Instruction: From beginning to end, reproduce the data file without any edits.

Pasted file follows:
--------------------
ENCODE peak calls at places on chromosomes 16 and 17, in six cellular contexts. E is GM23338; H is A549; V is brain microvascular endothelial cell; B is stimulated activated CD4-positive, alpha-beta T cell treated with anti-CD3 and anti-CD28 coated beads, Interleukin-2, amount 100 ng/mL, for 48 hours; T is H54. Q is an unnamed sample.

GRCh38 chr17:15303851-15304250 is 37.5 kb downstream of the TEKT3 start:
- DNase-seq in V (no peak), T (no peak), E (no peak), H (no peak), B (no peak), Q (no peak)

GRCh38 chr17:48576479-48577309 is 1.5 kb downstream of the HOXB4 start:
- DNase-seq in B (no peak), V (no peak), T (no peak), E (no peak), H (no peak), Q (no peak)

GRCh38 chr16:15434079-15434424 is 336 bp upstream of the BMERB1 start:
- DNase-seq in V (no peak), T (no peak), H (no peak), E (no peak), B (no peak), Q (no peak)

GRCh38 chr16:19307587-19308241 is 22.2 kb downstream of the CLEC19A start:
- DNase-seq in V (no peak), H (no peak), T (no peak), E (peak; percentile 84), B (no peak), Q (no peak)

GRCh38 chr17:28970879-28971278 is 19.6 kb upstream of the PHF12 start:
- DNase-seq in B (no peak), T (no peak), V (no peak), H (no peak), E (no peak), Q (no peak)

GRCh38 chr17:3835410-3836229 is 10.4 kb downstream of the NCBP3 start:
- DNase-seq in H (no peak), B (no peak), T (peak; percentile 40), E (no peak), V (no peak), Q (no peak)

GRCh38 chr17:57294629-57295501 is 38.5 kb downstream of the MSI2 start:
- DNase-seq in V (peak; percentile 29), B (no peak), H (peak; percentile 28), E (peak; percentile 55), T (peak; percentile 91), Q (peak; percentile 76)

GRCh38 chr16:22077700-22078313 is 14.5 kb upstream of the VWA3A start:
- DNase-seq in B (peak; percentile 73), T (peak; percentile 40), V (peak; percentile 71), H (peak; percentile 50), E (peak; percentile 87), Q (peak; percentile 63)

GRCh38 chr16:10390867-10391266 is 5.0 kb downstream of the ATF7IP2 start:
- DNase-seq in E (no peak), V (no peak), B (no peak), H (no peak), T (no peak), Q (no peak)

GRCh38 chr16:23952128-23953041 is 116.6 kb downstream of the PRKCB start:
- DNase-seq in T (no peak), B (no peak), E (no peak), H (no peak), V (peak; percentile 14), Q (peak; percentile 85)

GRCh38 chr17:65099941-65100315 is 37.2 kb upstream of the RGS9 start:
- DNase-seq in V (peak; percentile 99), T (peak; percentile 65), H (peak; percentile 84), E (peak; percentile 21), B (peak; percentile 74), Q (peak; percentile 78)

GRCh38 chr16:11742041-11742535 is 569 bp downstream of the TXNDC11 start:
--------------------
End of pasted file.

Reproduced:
ENCODE peak calls at places on chromosomes 16 and 17, in six cellular contexts. E is GM23338; H is A549; V is brain microvascular endothelial cell; B is stimulated activated CD4-positive, alpha-beta T cell treated with anti-CD3 and anti-CD28 coated beads, Interleukin-2, amount 100 ng/mL, for 48 hours; T is H54. Q is an unnamed sample.

GRCh38 chr17:15303851-15304250 is 37.5 kb downstream of the TEKT3 start:
- DNase-seq in V (no peak), T (no peak), E (no peak), H (no peak), B (no peak), Q (no peak)

GRCh38 chr17:48576479-48577309 is 1.5 kb downstream of the HOXB4 start:
- DNase-seq in B (no peak), V (no peak), T (no peak), E (no peak), H (no peak), Q (no peak)

GRCh38 chr16:15434079-15434424 is 336 bp upstream of the BMERB1 start:
- DNase-seq in V (no peak), T (no peak), H (no peak), E (no peak), B (no peak), Q (no peak)

GRCh38 chr16:19307587-19308241 is 22.2 kb downstream of the CLEC19A start:
- DNase-seq in V (no peak), H (no peak), T (no peak), E (peak; percentile 84), B (no peak), Q (no peak)

GRCh38 chr17:28970879-28971278 is 19.6 kb upstream of the PHF12 start:
- DNase-seq in B (no peak), T (no peak), V (no peak), H (no peak), E (no peak), Q (no peak)

GRCh38 chr17:3835410-3836229 is 10.4 kb downstream of the NCBP3 start:
- DNase-seq in H (no peak), B (no peak), T (peak; percentile 40), E (no peak), V (no peak), Q (no peak)

GRCh38 chr17:57294629-57295501 is 38.5 kb downstream of the MSI2 start:
- DNase-seq in V (peak; percentile 29), B (no peak), H (peak; percentile 28), E (peak; percentile 55), T (peak; percentile 91), Q (peak; percentile 76)

GRCh38 chr16:22077700-22078313 is 14.5 kb upstream of the VWA3A start:
- DNase-seq in B (peak; percentile 73), T (peak; percentile 40), V (peak; percentile 71), H (peak; percentile 50), E (peak; percentile 87), Q (peak; percentile 63)

GRCh38 chr16:10390867-10391266 is 5.0 kb downstream of the ATF7IP2 start:
- DNase-seq in E (no peak), V (no peak), B (no peak), H (no peak), T (no peak), Q (no peak)

GRCh38 chr16:23952128-23953041 is 116.6 kb downstream of the PRKCB start:
- DNase-seq in T (no peak), B (no peak), E (no peak), H (no peak), V (peak; percentile 14), Q (peak; percentile 85)

GRCh38 chr17:65099941-65100315 is 37.2 kb upstream of the RGS9 start:
- DNase-seq in V (peak; percentile 99), T (peak; percentile 65), H (peak; percentile 84), E (peak; percentile 21), B (peak; percentile 74), Q (peak; percentile 78)

GRCh38 chr16:11742041-11742535 is 569 bp downstream of the TXNDC11 start: